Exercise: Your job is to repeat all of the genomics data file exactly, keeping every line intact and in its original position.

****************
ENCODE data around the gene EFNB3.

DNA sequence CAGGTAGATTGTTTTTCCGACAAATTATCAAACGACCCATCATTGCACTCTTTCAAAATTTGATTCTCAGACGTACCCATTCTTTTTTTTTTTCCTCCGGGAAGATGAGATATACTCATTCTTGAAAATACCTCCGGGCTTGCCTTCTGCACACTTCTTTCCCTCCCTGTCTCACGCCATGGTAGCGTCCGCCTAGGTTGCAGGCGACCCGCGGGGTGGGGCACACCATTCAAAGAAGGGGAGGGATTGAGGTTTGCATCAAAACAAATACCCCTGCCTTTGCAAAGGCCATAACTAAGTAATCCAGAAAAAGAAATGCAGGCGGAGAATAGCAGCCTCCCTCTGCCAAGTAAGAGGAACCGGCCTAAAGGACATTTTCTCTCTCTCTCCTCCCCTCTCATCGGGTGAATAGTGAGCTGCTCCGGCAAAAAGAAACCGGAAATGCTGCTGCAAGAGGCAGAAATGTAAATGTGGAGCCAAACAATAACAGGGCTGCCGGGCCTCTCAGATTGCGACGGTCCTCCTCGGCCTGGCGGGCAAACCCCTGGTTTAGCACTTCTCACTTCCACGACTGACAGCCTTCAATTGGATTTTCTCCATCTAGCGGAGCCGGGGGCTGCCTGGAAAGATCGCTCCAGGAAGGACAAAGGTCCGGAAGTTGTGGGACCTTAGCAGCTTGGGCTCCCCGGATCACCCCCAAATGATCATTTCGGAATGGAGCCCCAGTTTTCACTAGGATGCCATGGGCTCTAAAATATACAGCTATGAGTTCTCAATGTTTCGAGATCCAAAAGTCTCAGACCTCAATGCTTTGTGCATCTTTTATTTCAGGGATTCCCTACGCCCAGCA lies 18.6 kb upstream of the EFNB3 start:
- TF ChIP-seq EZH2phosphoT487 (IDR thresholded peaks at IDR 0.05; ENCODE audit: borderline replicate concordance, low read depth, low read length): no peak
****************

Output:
ENCODE data around the gene EFNB3.

DNA sequence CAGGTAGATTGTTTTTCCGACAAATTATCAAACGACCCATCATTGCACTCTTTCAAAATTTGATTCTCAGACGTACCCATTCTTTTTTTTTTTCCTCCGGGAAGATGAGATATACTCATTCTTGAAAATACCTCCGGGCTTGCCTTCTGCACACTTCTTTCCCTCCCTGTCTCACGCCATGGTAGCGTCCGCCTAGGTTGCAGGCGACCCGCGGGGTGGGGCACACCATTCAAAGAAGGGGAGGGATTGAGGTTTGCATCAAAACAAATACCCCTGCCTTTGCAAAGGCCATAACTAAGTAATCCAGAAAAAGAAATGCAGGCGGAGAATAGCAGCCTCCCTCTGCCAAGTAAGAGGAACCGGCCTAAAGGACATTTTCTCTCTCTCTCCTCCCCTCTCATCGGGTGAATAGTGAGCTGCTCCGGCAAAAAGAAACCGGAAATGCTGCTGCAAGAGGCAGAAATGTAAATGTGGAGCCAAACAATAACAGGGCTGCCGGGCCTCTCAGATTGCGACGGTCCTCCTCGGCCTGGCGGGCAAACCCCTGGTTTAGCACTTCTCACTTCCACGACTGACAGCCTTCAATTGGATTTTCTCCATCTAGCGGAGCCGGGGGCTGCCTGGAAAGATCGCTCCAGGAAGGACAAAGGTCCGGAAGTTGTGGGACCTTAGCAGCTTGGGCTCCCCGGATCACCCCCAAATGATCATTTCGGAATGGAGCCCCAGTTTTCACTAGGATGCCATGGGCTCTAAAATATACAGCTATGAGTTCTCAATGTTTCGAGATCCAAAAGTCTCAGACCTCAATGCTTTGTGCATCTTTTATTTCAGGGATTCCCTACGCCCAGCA lies 18.6 kb upstream of the EFNB3 start:
- TF ChIP-seq EZH2phosphoT487 (IDR thresholded peaks at IDR 0.05; ENCODE audit: borderline replicate concordance, low read depth, low read length): no peak